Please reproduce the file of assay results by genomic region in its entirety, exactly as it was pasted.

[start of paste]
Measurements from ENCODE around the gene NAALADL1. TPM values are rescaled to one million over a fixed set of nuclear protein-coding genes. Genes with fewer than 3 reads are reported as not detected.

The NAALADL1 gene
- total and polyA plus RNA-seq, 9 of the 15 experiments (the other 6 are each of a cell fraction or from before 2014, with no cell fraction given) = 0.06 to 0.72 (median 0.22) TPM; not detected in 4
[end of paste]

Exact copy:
Measurements from ENCODE around the gene NAALADL1. TPM values are rescaled to one million over a fixed set of nuclear protein-coding genes. Genes with fewer than 3 reads are reported as not detected.

The NAALADL1 gene
- total and polyA plus RNA-seq, 9 of the 15 experiments (the other 6 are each of a cell fraction or from before 2014, with no cell fraction given) = 0.06 to 0.72 (median 0.22) TPM; not detected in 4